Nonetheless, Chow succeeds in expanding on three theoretical and methodological considerations (p. 226-228). First, she demonstrates that the term “schism” can be used heuristically; a schism, as seen in the case of the Adventists in China, can be a catalyst of revival and renewal. Next, she shows that beyond personal, social, and political considerations, schism and renewal can be driven by theological factors. Chow explains, “Here, theology becomes a discourse of interpretive analysis that rationalizes their choices and actions and must therefore be taken seriously by the researcher” (p. 227). Third, the book demonstrates “the merits of ethnographic inquiry in capturing and diagnosing the complexity of contemporary Chinese religious life” (p. 227). She provides a framework for future researchers to create a richer and more nuanced understanding of the nature of Chinese Christianity.

China is not a monolith, and historians for decades have been showing that regional and local studies can produce particularly satisfying insights and conclusions. Christianity in China has not progressed evenly in all regions, and localized research helps explain why certain parts of China have experienced more Christian growth than others. Christie Chow now demonstrates that assorted religious and denominational commitments can also profoundly influence the development and success of Christianity in China.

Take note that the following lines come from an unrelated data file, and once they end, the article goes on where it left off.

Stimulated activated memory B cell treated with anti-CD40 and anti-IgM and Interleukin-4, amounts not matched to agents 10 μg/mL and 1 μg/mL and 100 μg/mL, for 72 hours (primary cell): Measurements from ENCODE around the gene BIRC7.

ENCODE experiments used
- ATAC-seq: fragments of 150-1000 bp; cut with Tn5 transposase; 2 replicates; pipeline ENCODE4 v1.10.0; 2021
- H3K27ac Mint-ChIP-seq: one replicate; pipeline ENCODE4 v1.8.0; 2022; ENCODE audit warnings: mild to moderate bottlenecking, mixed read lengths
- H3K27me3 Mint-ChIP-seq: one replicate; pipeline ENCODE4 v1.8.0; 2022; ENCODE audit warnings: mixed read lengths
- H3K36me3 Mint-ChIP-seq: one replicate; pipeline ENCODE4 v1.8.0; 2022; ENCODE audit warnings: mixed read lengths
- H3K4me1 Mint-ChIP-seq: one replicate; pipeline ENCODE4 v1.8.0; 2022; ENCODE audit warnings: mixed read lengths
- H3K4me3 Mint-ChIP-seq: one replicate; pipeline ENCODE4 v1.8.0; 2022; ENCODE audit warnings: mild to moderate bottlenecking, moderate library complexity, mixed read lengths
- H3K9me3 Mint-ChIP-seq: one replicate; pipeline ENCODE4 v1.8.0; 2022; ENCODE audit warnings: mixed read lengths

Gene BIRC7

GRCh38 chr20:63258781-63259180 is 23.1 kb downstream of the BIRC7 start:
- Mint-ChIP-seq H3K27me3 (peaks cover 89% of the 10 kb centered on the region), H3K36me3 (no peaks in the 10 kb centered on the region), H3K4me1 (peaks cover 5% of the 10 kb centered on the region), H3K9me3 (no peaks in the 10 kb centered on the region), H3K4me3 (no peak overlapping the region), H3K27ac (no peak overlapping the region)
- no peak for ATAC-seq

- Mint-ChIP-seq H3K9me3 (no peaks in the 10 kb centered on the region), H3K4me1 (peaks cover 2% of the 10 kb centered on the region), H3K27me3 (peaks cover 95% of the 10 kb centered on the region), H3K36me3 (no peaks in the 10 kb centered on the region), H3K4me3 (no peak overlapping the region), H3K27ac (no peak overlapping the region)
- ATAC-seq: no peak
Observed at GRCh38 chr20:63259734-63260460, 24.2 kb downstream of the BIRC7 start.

Richard Cook

Richard Cook

Richard Cook is Associate Professor of Church History and Missions at Logos Evangelical Seminary in El Monte, California and serves as Director of the M.A.I.C.S. Program. He came to Logos in 2011. Dr. Cook served as a missionary and seminary professor in Taiwan for over ten years, and before coming …View Full Bio